(MENAFN - Jordan Times) Clothing retailers are pinning hopes on the summer season when an anticipated influx of Arab tourists may bump up demand for garment items.
Some store owners, interviewed by The Jordan Times Sunday, described demand for clothes as weak attributing the dull market to weary Jordanians shattered in their battle with rising living costs.
"Consumers are struggling to get on top of their bills and are not worried about upgrading their wardrobes," Garment Traders Association President Salah Hmeidan said, complaining that the sector has seen a sluggish first quarter.
He indicated that during the first quarter of the year, sales dropped by almost 50 per cent when compared with the same period of 2011.
Despite discounts offered at fashion stores, Hmeidan remarked that demand remained weak.
Besides the difficult living conditions many people are passing through, the association's president mentioned the tax system which raised the cost of imported garments as another main reason that negatively affected the industry.
But Sobhi Abul Wafa, an owner of a clothing shop for women in the capital's neighbourhood of Jabal Hussein, was optimistic that demand will increase in summer as he expected Jordan to be the preferred destination for Arab tourists in light of ongoing instability in the region.
"The turmoil in neighbouring Syria will push many Arabs to spend their holidays in stable Jordan," he said, noting that the Kingdom has been the preferred place for thousands of Libyans, who are seeking medical treatment here.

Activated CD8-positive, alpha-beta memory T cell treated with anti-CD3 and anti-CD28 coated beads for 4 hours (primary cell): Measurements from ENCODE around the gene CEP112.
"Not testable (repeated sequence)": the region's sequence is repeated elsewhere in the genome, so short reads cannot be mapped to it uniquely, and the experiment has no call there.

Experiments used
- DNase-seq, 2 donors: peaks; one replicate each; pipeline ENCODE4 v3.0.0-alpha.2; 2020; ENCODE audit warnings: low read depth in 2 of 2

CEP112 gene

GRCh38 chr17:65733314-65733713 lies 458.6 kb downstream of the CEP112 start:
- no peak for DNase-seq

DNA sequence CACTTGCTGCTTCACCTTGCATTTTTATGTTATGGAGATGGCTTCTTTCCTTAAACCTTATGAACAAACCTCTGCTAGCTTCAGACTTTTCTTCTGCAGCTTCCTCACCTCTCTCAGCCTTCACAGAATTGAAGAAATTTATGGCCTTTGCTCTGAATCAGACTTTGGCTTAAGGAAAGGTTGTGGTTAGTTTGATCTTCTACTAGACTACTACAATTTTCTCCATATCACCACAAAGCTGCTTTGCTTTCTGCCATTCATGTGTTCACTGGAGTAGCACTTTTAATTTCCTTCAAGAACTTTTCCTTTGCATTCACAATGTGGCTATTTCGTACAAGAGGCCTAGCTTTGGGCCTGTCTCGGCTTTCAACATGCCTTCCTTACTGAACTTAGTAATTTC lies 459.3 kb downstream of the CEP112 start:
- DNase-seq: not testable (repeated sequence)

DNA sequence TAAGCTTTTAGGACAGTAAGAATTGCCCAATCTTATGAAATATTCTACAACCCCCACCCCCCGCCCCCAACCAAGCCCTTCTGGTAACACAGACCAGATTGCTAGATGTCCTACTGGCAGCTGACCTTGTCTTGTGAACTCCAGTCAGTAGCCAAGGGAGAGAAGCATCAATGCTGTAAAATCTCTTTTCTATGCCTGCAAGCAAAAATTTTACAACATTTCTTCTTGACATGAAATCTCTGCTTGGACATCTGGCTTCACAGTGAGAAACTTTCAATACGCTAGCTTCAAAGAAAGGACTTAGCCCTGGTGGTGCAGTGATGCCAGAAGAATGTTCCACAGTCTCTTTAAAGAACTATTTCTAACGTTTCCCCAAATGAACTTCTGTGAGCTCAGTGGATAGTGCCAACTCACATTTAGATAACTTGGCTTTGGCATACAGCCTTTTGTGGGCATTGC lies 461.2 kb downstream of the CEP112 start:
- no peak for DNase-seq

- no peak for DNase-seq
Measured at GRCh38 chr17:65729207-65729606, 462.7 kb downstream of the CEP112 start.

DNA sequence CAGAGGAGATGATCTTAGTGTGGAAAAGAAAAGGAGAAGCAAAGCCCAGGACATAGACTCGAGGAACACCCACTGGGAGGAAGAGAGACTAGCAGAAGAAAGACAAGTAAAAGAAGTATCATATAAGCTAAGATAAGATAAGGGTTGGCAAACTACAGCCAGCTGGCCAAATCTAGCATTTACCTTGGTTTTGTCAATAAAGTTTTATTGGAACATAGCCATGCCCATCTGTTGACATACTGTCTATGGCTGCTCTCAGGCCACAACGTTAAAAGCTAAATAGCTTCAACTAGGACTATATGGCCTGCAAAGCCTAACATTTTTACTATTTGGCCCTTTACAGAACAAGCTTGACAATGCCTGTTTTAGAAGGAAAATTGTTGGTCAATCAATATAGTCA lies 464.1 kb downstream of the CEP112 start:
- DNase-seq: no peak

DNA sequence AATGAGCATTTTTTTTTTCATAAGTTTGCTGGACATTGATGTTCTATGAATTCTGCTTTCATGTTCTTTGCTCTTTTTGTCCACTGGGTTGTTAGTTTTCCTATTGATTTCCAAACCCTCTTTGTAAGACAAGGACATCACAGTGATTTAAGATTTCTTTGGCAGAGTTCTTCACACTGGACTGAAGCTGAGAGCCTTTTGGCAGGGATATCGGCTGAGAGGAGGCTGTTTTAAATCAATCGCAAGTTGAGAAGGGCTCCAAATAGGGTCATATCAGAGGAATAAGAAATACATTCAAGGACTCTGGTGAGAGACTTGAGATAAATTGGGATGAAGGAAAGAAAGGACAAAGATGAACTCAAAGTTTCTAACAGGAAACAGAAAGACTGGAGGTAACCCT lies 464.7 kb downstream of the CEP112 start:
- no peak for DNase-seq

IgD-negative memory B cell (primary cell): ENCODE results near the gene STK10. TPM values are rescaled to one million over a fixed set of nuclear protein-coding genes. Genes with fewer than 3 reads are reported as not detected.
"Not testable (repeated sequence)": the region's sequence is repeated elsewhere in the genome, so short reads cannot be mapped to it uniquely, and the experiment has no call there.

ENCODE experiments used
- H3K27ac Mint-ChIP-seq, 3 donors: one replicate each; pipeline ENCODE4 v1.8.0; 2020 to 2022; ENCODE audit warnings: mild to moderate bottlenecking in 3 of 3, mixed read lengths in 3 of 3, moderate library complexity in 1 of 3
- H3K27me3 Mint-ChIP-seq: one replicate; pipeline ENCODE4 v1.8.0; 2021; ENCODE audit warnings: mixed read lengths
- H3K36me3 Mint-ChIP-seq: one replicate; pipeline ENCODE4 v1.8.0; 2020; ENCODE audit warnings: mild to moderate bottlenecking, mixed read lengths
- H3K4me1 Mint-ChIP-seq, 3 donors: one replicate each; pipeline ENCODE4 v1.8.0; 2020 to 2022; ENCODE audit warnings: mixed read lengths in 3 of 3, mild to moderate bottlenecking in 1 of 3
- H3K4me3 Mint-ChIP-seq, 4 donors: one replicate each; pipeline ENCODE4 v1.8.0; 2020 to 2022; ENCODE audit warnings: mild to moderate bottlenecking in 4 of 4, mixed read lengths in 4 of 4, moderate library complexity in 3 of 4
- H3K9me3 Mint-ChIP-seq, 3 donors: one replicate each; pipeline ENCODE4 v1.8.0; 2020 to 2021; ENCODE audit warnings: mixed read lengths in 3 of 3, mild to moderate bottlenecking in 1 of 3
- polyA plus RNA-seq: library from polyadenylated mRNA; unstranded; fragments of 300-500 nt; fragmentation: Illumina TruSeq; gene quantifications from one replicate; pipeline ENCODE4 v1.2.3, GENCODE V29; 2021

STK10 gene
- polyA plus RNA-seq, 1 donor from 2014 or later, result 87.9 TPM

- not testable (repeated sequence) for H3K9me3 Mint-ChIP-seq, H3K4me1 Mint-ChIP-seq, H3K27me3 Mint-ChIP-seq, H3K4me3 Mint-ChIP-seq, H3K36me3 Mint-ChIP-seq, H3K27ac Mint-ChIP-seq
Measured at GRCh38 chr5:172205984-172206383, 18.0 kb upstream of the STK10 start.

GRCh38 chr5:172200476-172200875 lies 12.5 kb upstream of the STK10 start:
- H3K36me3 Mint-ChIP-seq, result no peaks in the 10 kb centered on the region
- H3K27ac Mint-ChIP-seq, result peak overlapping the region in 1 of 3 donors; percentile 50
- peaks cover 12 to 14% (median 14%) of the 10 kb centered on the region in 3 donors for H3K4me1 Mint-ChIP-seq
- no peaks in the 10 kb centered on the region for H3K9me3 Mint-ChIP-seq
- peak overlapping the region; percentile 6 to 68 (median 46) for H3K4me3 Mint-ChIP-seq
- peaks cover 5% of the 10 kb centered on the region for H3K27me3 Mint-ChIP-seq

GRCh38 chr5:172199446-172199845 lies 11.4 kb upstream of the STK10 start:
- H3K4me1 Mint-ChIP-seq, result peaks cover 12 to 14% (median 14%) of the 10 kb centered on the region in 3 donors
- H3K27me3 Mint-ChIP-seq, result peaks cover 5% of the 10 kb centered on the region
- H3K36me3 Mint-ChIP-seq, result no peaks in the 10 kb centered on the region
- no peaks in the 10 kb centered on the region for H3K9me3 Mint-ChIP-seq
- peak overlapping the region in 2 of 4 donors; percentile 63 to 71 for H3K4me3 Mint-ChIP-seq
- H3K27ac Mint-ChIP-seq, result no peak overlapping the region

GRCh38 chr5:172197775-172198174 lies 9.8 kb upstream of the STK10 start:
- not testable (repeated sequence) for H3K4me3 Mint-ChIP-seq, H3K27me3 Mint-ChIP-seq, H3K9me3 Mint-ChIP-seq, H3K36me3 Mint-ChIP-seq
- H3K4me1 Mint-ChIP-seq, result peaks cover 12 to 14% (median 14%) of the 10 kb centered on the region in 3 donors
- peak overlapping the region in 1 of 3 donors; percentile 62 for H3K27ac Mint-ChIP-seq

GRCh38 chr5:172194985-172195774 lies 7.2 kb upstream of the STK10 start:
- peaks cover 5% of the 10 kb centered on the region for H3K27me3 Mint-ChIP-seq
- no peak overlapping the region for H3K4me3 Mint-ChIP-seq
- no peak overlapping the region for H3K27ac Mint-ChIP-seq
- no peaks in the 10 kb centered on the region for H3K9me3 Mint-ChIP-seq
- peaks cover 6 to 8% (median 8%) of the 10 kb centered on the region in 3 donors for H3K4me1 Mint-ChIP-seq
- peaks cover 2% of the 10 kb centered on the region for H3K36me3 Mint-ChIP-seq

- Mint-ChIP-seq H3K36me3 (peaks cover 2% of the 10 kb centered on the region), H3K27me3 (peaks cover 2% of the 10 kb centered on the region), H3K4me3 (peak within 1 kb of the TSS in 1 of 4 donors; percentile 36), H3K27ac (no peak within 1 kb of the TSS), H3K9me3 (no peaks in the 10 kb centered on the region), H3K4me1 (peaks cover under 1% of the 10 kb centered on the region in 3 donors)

Mohammad Salwar, another store owner from Amman, blamed the difficult economic conditions Jordanians face for the weak demand on apparel products.
But he also echoed the same hopes of Abul Wafa that the June-September period will enable retailers record a healthier performance.
According to Mohammad Abu Obeid, owner of a clothing store in Irbid, the contraction in sales is unprecedented so far this year, attributing the decline of consumers' spending on clothes to rising living expenses.
Asked if he was optimistic about the summer season, he expressed hope that the upcoming summer period will be better noting that every year merchants put their hopes on summer as large numbers of Jordanian expatriates return home for holidays and that tourists' inflow increases.
Among the reasons for the decline in demand for clothing items, Amman-based merchant, Abul Wafa, mentioned that shoppers currently prefer to purchase their clothes from shopping centres.
Sales of shops also went down because of unauthorised street vendors in Jabal Hussein, once considered one of the busiest districts in Amman, he explained, stressing that shoppers are keeping away from the area to avoid being harassed by the vendors.
Hala Adnan, an employee at private company, told The Jordan Times that she opts to purchase her clothing needs from a large shopping centre because real discounts are usually offered in such stores.
"I also enjoy going to shopping centres than just walking around in the city's streets," she added.
Ibrahim Fawaz, a manager of a clothing store in an Amman shopping centre, noted that sales so far this year are encouraging, although the international brands offered in the shop are not cheap.
Indicating that the store offers discounts all over the year, Fawaz agreed that the summer season is a peak period for fashion stores due to the return of expatriates and the influx of tourists from Arab countries.